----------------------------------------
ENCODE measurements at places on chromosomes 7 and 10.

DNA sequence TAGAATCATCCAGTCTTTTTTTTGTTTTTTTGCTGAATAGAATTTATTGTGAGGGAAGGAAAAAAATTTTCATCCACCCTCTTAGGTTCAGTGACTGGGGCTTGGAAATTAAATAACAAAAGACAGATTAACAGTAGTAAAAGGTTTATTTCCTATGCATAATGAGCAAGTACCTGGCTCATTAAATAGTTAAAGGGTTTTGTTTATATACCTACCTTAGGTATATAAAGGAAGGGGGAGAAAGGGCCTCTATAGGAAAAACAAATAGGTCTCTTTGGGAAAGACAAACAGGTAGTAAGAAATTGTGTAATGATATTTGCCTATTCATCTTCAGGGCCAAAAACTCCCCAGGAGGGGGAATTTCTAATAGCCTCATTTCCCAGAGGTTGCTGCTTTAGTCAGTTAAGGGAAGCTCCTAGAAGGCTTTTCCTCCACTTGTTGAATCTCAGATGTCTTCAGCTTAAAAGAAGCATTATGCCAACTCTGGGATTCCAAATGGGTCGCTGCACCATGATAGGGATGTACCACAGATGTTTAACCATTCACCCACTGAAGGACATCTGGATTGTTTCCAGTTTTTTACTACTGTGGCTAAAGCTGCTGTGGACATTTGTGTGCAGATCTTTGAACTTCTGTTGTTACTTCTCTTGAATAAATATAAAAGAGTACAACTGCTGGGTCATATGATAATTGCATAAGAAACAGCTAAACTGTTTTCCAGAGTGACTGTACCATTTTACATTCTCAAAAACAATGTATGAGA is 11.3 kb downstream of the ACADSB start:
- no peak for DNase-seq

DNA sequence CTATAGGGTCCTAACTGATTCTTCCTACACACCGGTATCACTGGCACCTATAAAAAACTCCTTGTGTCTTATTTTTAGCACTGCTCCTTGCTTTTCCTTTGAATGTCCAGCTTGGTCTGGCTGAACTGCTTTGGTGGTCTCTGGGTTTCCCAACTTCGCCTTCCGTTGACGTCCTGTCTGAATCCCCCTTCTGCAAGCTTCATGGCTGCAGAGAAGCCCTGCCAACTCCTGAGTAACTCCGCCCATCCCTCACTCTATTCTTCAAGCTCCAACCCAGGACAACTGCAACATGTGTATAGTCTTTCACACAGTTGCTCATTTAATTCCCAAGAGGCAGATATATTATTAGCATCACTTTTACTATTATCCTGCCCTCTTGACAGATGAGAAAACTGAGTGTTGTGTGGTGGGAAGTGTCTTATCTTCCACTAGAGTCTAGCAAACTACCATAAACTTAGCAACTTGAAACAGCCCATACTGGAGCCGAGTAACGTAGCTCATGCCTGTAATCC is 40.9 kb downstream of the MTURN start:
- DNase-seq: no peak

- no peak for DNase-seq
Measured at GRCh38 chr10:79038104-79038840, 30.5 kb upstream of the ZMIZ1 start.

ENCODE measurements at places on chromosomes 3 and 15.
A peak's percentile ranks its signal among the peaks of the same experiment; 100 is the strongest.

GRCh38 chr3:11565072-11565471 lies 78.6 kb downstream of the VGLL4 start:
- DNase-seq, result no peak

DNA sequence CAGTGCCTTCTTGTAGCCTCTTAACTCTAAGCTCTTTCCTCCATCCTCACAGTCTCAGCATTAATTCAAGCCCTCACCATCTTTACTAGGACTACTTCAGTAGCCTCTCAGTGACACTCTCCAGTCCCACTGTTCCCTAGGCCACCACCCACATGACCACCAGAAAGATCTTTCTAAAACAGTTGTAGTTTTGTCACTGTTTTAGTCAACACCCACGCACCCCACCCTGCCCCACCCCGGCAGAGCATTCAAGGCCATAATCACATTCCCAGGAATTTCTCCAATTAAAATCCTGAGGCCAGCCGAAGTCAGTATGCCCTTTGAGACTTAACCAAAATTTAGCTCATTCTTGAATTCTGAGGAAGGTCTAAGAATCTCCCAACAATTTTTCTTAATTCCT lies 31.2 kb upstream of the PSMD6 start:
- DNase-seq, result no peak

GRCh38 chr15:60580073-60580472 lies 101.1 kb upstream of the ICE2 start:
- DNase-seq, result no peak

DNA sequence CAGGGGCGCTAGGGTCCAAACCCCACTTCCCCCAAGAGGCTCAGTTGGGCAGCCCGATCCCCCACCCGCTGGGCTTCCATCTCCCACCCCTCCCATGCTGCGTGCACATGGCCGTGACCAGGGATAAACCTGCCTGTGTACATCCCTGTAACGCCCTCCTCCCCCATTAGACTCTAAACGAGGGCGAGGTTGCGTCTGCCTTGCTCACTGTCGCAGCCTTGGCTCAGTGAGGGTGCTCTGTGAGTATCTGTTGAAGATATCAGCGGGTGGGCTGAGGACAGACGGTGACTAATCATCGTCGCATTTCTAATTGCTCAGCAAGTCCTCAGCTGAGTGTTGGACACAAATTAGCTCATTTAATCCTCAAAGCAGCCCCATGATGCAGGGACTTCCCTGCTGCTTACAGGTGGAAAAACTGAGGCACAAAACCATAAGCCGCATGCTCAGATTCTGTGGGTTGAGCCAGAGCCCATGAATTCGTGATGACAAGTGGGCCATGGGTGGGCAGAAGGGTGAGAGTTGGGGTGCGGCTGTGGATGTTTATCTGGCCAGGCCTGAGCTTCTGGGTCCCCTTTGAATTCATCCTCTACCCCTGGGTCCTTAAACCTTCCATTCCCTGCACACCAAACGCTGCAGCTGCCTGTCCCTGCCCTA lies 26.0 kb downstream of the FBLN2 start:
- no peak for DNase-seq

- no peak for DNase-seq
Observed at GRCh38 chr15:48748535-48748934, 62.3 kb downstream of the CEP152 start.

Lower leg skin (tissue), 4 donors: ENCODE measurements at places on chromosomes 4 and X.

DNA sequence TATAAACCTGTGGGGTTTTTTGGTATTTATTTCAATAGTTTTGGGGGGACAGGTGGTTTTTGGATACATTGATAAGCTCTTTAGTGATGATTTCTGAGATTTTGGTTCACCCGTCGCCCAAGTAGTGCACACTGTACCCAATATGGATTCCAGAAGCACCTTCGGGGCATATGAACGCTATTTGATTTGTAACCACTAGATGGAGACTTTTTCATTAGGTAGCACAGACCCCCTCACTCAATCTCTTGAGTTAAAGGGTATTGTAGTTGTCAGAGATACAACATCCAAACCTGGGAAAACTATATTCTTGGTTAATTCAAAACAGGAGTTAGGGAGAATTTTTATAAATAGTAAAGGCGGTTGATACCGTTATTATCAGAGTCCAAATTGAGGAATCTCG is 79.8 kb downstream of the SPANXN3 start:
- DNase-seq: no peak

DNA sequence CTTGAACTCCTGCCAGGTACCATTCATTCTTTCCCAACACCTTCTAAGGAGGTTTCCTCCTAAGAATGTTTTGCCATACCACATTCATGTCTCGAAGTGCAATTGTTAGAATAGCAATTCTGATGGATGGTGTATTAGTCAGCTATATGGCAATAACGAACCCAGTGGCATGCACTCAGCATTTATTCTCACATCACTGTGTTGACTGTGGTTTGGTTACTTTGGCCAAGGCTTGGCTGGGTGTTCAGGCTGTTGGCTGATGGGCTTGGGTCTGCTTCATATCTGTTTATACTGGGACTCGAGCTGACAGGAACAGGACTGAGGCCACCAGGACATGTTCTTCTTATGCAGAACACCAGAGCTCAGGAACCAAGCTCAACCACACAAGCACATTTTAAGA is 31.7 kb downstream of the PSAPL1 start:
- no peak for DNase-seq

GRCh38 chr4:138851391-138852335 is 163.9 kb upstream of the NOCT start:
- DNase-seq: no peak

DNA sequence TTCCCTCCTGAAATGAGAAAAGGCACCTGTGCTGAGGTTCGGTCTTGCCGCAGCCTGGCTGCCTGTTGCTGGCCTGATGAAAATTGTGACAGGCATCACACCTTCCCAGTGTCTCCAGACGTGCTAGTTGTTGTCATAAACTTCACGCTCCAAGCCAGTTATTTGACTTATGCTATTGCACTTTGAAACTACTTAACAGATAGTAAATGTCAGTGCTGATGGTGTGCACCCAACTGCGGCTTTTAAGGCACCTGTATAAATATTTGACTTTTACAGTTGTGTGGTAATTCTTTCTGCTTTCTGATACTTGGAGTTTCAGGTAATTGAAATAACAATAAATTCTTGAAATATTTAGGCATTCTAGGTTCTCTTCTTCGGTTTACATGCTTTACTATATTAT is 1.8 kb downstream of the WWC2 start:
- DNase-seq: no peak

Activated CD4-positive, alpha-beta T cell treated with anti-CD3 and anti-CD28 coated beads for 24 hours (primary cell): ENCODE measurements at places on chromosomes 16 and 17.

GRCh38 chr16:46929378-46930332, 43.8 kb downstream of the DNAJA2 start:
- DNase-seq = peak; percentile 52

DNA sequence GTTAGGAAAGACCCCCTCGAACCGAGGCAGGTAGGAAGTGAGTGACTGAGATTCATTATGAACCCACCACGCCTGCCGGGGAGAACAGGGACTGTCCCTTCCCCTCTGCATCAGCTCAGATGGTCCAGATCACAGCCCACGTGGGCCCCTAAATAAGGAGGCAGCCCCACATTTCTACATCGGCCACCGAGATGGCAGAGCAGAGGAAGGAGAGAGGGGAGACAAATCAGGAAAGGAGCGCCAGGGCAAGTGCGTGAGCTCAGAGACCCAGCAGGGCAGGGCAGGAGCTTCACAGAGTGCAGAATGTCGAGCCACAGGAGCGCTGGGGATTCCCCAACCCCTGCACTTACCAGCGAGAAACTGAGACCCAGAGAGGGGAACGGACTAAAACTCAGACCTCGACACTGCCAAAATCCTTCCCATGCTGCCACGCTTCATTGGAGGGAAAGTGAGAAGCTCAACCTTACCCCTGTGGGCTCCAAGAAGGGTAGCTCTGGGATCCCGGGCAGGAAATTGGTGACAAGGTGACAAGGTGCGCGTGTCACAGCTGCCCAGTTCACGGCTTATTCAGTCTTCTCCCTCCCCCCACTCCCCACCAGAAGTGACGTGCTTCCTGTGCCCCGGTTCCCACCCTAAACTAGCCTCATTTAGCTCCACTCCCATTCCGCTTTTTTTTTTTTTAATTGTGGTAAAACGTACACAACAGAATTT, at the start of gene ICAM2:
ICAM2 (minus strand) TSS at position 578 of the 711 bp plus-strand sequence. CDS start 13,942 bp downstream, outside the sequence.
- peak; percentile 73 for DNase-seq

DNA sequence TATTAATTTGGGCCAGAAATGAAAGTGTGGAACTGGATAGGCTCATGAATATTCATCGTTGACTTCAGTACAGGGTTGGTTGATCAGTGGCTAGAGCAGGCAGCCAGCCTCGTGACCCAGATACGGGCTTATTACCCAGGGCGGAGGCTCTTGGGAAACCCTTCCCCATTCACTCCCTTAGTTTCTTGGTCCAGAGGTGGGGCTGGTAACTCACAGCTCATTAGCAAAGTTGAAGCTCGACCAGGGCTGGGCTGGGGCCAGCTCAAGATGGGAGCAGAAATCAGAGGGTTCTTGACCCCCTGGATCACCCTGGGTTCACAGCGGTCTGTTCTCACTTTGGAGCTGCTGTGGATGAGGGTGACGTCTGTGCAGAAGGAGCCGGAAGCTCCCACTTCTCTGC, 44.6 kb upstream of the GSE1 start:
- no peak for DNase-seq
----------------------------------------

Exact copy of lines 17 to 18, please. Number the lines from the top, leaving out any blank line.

- no peak for DNase-seq

- no peak for DNase-seq